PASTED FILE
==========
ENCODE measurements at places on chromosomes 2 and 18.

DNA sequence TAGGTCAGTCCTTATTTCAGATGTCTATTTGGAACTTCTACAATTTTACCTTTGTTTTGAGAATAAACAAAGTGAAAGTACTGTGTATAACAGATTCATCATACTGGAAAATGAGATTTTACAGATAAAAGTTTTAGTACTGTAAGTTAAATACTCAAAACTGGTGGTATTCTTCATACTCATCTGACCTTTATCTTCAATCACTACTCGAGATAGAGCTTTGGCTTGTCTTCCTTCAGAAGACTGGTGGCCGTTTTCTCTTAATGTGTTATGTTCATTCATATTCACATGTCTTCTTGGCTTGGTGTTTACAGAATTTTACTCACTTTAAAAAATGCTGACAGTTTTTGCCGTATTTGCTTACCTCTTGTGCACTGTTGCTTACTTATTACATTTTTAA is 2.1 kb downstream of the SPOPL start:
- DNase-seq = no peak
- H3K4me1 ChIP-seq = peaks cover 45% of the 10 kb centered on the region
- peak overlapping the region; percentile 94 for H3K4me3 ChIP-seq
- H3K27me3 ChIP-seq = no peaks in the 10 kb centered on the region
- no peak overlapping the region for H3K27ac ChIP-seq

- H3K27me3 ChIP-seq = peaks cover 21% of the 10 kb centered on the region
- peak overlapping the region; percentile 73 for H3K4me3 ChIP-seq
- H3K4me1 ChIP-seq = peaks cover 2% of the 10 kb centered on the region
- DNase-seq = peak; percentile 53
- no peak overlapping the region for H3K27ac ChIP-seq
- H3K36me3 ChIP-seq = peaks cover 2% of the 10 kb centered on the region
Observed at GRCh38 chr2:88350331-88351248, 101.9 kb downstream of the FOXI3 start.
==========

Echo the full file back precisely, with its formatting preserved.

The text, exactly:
ENCODE measurements at places on chromosomes 2 and 18.

DNA sequence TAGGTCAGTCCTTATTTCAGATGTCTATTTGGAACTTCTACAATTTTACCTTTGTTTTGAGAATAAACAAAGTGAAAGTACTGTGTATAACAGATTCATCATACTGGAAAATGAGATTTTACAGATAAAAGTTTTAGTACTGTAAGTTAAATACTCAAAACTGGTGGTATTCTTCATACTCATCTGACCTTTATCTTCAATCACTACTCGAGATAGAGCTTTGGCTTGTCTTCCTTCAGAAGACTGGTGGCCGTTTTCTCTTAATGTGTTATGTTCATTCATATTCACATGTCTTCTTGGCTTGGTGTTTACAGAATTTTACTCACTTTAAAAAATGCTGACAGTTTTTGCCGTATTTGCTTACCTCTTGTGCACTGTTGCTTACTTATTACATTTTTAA is 2.1 kb downstream of the SPOPL start:
- DNase-seq = no peak
- H3K4me1 ChIP-seq = peaks cover 45% of the 10 kb centered on the region
- peak overlapping the region; percentile 94 for H3K4me3 ChIP-seq
- H3K27me3 ChIP-seq = no peaks in the 10 kb centered on the region
- no peak overlapping the region for H3K27ac ChIP-seq

- H3K27me3 ChIP-seq = peaks cover 21% of the 10 kb centered on the region
- peak overlapping the region; percentile 73 for H3K4me3 ChIP-seq
- H3K4me1 ChIP-seq = peaks cover 2% of the 10 kb centered on the region
- DNase-seq = peak; percentile 53
- no peak overlapping the region for H3K27ac ChIP-seq
- H3K36me3 ChIP-seq = peaks cover 2% of the 10 kb centered on the region
Observed at GRCh38 chr2:88350331-88351248, 101.9 kb downstream of the FOXI3 start.